Having a Bible created for reading rather than reference will not only make reading the Bible more enjoyable, it’ll uncover things you’ve never seen before and allow you to experience the Bible in a different way. Many people report getting “lost in the story” when they are able to just read without interruption.

Immerse: The Reading Bible / Photo: Bible Buying Guide

There are a couple reading Bibles that can get you started. Our top recommendation is Immerse: The Reading Bible, which we created in partnership with Tyndale House Publishers. The Books of the Bible from Biblica and Zondervan and the ESV Readers Bible from Crossway are also good options. If you know of any others, leave a comment below!

To read more on the idea of Bibles without chapters and verses, check out “After Chapters and Verses” by Christopher Smith and “Saving the Bible From Ourselves” by Glenn Paauw. (Hint: you can download the first chapter of Saving the Bible From Ourselves for free)

7 replies
  1. Marsha Thorson
    Marsha Thorson says:

    I use The Books of the Bible as my reading Bible. What you are saying in this article is exactly right. Rarely do I remember reading whole books with my chapter and verse Bible. Now however, when I open up a book to start reading it, unless it is very long and can’t be read in one sitting, I naturally want to read until the end. Reading this way also helps me to engage with the cultural setting and who the book was actually written to, which I have found is extremely important. Now that I have switched over to a reading Bible, I find it’s difficult to go back to reading a Bible that’s “chopped up”. (I call it my salad Bible, lol) I love reading this “new” (old) way and I encourage everyone to give it a try. In addition to The Books of the Bible, another Bible I like to read is The Message Bible by Eugene Peterson. I don’t know if The Message is considered a translation or a version of the Bible. It does have chapter numbers and chapter titles, but no verse markings. It’s very story like and easy to engage with, for sure. Thanks for your great post!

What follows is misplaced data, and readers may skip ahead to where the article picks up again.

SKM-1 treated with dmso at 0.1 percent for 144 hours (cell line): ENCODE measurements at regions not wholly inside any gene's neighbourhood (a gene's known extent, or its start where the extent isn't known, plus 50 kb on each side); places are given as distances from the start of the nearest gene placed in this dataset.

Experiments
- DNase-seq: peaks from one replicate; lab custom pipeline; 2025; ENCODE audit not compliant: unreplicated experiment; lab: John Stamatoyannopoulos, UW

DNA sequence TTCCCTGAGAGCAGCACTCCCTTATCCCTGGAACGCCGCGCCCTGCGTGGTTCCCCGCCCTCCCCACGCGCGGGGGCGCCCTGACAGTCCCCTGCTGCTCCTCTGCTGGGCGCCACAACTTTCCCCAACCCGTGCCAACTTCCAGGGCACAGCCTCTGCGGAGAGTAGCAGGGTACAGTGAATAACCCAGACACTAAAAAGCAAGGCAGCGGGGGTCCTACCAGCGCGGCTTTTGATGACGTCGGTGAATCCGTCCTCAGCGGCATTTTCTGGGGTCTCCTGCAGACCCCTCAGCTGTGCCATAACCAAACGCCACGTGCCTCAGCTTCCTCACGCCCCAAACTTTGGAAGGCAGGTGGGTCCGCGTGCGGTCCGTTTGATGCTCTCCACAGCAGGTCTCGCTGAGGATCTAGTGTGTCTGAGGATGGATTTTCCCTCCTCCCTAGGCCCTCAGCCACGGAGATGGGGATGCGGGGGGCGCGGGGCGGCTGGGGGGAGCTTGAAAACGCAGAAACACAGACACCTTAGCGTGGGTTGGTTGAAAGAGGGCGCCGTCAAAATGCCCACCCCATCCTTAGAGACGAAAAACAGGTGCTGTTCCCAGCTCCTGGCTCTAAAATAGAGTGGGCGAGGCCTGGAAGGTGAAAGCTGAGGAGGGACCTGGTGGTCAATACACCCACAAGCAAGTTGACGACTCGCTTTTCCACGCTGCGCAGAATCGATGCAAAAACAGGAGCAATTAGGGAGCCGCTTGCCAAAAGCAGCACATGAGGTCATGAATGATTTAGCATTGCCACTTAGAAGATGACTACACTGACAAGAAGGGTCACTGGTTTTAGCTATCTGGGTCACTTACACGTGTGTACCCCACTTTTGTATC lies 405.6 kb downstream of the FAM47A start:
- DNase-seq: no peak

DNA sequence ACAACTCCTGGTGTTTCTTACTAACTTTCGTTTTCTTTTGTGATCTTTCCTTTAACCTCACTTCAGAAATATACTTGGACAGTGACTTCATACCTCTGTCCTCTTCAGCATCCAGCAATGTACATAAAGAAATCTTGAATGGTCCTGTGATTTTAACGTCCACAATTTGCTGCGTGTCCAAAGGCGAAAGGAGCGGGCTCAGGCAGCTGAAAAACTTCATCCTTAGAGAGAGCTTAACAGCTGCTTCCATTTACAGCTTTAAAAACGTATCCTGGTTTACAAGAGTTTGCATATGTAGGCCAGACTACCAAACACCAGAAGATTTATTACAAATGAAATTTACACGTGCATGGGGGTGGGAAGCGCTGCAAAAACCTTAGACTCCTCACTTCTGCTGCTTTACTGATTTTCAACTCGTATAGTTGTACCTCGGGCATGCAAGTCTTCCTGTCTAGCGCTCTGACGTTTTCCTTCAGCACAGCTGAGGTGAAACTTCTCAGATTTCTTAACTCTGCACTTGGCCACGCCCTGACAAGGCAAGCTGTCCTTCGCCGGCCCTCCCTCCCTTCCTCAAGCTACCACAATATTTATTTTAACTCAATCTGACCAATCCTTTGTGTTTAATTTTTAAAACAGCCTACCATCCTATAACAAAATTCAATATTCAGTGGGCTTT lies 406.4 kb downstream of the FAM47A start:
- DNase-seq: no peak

Another

  2. jae joe
    jae joe says:

    i’s looking for this!
    good idea thought of checking if someone’d done this before, as i’s taking the daunting task of doing it myself, lol
    thanx, sirs

  3. Daniel Chase
    Daniel Chase says:

    It sure would be nice if we could get rid of capitalism in distributing God’s word. That God that the apostles weren’t interested in royalties. In this day and age, this should be nearly free and available online

  4. james
    james says:

    I really like the idea, I don’t know why they are more then one volume. I was publishers would offer a single volume readers version. From what I know of, only the ESV has one.

    • Alex Goodwin
      Alex Goodwin says:

      Hey James, thanks for reading. For Immerse: The Reading Bible (mentioned above the post), we went with a multi-volume approach because it allowed us to incorporate all of the reading-friendly features we wanted. Generous margins and line spacing, nice font size, single-column, thick paper, etc. To do a single-volume edition we would have had to compromise on some of those. In addition to the ESV, we also know of NKJV and CSB Readers editions available.

  5. Jeff Jabben
    Jeff Jabben says:

    Check out this guys work his Smooth reading or “Flat-Bible”. He converted a WE Bible with no chapters or verses, the format is incredibly beautiful and readable. It is also free and has the ability to make your own edits. http://raylcross.net/flatBible/

    What would be interesting is if the Church today or individual believers would take a Bible like you were speaking of or this one and input their own ‘bookmarks’ or sections such as: Creation, Adam and Eve, The Eight Woes of Jesus, The Crucifixion, Peter’s Vision. Instead of Numeric quotes. I believe this would help believers tone it down or simplify what has become complicated. The world we live in today and the Church is turning systematic, black and white, and with no emotion. While I like the idea of being able to pinpoint a specific sentence, no one is hardly ever able to remember: First Timothy chapter 5 verse 4 on the fly while in a conversation. Thanks for the Article and information, enjoyed it.